Rubio, Paul take stage at CPAC in possible preview of 2016 primary

Jamie Weinstein Senior Writer
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In a possible preview of the 2016 Republican presidential primary, Sens. Marco Rubio of Florida and Rand Paul of Kentucky spoke back-to-back on the main stage at the Conservative Political Action Conference Thursday.

Like a comedian testing out a new act, Rubio pitched his message to areas where the post-2012 narrative suggests conservatives turned off voters, fairly or unfairly.

The focus of his speech was the middle class, which he said is being left behind by the global economy and technological innovation. But it’s worth saving, he said.

“Our hardworking middle class is one of the things that makes America different and special from the rest of the world,” he said.

“Every country in the world has rich people. Unfortunately every country in the world has poor people. But few have the kind of vibrant widespread middle class that America does. A widespread middle class that everyone, we have said, should have an equal opportunity to be part of the Middle Class or even better. It sets us apart from the world.”

Rubio also addressed the narrative that the GOP is hostile to science.

“The people who are actually closed minded in American politics are the people that love to preach about the certainty of science in regards to our climate, but ignore the absolute fact that science has proven that life begins at conception,” he said.

His speech also subtly countered the notion that the GOP is a Randian party composed of people that only care about their own individual needs.

“We do have obligations to each other,” Rubio said, striking a communitarian note.

“In addition to our individual rights, our individual responsibility’s to each other. But not through government, through our community. Through our churches and through our neighborhoods, as parents and neighbors and friends. Those are the best ways in which we can serve our fellow Americans — through voluntary organizations where every single day Americans, from all walks of life, are literally changing the world one day, one life, one neighbor at a time.”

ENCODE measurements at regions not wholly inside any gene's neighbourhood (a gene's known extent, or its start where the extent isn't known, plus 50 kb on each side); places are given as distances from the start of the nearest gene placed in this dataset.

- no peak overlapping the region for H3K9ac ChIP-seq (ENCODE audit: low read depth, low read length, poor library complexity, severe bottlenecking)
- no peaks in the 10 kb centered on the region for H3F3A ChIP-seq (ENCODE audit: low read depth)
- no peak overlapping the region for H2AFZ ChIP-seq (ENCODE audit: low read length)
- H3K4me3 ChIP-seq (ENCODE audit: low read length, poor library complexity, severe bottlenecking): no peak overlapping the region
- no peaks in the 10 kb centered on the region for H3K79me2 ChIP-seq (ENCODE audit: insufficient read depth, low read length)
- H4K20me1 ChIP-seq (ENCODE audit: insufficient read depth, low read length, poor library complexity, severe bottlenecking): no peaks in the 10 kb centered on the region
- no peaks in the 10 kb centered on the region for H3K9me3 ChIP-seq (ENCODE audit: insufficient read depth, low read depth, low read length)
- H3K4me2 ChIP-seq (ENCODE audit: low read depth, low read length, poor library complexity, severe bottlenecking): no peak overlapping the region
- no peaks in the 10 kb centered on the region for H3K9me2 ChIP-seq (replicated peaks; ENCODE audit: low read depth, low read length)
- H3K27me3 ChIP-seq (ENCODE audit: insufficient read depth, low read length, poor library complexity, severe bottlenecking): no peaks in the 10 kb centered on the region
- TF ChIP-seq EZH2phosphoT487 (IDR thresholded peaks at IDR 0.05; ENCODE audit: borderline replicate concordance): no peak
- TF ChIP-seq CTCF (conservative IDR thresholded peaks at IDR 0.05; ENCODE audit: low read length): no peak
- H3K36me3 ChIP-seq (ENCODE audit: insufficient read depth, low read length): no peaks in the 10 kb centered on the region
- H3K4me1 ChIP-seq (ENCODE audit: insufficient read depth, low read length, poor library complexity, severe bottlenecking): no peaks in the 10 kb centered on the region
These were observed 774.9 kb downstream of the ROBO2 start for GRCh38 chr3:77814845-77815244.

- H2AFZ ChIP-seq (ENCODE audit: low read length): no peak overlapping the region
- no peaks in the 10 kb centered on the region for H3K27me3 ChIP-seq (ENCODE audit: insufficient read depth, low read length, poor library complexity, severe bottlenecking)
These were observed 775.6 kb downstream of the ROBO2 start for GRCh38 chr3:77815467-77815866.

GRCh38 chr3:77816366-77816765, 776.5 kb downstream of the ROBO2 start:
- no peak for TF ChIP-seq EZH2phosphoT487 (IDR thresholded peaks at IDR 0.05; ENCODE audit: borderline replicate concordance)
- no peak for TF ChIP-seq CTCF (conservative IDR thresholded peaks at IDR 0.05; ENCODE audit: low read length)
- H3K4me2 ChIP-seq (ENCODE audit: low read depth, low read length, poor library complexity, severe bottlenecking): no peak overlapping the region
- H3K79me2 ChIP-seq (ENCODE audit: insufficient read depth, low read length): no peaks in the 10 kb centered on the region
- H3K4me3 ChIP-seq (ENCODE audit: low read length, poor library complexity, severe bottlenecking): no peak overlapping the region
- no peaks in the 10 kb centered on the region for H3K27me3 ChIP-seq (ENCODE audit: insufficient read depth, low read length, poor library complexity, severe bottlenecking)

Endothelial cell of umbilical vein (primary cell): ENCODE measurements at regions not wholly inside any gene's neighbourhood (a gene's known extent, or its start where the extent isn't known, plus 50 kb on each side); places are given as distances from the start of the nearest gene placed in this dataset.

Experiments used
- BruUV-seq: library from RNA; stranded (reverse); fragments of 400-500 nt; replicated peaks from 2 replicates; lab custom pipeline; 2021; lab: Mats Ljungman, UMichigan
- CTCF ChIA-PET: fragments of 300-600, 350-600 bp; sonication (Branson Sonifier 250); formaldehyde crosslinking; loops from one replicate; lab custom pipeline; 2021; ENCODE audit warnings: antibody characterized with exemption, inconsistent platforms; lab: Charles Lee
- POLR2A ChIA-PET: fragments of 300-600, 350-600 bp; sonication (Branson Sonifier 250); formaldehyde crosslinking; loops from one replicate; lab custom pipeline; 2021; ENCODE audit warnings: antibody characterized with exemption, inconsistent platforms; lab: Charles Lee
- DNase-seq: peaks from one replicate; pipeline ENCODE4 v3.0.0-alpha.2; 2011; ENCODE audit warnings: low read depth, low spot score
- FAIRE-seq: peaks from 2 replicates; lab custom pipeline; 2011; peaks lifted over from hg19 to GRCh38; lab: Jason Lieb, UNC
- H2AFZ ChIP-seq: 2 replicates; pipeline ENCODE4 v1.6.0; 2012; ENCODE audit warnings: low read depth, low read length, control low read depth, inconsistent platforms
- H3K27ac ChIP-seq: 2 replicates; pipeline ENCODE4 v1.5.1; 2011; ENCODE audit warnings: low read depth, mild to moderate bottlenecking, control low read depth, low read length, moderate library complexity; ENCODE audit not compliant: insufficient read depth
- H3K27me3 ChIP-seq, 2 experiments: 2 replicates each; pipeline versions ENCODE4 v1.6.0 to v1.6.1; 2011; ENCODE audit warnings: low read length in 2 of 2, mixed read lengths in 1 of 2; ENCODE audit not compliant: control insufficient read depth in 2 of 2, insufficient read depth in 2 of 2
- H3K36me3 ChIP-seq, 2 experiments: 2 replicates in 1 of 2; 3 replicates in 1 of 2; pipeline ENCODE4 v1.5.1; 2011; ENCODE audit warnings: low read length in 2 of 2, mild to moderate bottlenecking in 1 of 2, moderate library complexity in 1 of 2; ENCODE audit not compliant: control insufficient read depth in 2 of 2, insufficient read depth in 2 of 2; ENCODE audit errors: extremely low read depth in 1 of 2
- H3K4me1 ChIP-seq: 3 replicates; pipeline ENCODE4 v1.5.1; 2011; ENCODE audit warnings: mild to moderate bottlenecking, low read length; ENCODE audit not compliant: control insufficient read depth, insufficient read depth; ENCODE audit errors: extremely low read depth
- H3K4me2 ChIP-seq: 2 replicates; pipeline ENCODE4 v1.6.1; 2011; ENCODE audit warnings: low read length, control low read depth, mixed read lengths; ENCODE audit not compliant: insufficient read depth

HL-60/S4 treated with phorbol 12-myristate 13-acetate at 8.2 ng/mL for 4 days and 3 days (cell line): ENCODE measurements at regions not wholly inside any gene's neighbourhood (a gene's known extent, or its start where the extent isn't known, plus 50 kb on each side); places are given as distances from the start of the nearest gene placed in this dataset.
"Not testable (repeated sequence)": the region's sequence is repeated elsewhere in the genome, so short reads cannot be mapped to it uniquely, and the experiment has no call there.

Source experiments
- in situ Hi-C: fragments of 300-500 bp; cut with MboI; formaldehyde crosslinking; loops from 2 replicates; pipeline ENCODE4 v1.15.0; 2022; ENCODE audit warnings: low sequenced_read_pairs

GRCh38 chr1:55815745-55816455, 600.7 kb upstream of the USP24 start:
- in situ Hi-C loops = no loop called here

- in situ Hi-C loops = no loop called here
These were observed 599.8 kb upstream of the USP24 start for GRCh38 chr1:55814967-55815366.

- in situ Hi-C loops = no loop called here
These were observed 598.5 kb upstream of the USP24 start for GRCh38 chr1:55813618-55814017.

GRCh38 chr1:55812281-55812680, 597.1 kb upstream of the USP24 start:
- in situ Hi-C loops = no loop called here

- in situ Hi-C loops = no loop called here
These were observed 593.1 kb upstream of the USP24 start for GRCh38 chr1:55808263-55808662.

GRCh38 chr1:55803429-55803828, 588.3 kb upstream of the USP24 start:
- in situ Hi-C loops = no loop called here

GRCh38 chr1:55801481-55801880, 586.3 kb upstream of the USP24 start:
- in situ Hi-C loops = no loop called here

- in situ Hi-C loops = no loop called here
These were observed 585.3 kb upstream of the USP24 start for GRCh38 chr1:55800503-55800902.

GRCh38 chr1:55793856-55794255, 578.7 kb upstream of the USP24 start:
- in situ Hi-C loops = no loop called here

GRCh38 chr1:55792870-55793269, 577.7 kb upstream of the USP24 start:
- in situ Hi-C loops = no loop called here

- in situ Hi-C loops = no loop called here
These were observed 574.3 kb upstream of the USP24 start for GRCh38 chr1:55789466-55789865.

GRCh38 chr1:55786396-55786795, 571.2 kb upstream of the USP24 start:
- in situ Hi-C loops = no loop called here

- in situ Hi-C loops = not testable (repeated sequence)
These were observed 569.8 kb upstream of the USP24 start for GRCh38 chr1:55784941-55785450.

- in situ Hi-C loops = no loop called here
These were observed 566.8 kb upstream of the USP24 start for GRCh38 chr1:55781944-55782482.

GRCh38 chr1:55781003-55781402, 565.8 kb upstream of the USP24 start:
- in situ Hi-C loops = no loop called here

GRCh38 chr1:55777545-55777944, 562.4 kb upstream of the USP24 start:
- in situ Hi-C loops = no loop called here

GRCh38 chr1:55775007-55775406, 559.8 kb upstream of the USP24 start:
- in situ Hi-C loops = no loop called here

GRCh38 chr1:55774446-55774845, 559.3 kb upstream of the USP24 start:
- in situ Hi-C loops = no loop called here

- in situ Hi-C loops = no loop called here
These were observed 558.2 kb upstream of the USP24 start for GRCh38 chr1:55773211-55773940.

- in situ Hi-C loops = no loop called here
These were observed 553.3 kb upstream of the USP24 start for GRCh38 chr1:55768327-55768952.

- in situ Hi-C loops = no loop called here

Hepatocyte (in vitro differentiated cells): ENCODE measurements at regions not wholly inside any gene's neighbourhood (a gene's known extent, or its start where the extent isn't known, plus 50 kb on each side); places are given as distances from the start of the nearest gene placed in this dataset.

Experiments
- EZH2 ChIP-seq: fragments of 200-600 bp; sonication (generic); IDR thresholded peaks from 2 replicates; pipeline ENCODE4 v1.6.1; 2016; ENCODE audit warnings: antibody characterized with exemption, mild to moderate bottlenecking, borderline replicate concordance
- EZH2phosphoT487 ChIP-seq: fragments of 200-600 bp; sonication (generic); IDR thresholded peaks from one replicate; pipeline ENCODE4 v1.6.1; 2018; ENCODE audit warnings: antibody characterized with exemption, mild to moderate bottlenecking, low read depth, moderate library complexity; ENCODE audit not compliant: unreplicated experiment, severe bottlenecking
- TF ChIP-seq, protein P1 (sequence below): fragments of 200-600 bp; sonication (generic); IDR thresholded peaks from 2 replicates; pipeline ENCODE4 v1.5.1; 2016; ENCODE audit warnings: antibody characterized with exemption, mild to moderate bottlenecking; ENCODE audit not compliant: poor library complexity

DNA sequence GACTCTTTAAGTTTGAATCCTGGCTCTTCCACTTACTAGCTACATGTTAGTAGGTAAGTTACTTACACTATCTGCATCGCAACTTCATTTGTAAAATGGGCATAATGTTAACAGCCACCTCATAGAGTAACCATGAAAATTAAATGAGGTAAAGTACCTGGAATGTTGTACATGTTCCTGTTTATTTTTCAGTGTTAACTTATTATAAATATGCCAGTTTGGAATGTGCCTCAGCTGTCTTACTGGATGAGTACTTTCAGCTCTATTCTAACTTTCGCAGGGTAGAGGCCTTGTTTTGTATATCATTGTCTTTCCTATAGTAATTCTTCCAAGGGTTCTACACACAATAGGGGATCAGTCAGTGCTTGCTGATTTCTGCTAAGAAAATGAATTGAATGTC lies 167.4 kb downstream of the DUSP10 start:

And no Rubio speech after the State of the Union would be complete without a water joke.

After he took a sip of water mid-speech, the audience began to applaud.

“Never in the history of the world has water been so popular,” he said.

Concluding, Rubio sought to anticipate criticisms from the left that he was not promulgating any new ideas, just changing the packaging.

“We don’t need a new idea. The idea is called America and it still works,” he said to massive applause.

In contrast to Rubio’s fire, Paul took a calmer and professorial tone.

Coming to the podium with two massive binders, Paul said he was only given 10 minutes to speak, but he came prepared with material to go for 13-hours.

Speaking to his 13-hour filibuster, Paul said he came to CPAC with a message from the president.

“No one person gets to decide the law. No one gets to decide your guilt or innocence,” he said.

Paul went on to address his critics.

“To those who would dismiss this debate as frivolous, I say tell that to the heroic young men and women who sacrifice their limbs and lives,” he said. “Tell them the Bill of Rights is no big deal.”

Paul went on to speak about the need to cut spending and address the concerns of the Facebook generation who don’t think people should be thrown in jail for smoking marijuana or that the U.S. should bail out banks.

“The GOP of old has grown stale and moss covered,” he said, concluding his speech.

“Our party is encumbered by an inconsistent approach to freedom. The new GOP will need to embrace liberty in both the economic and the personal sphere.”

“Liberty needs to be the backbone of the GOP” if the Republican Party is to win, he added.

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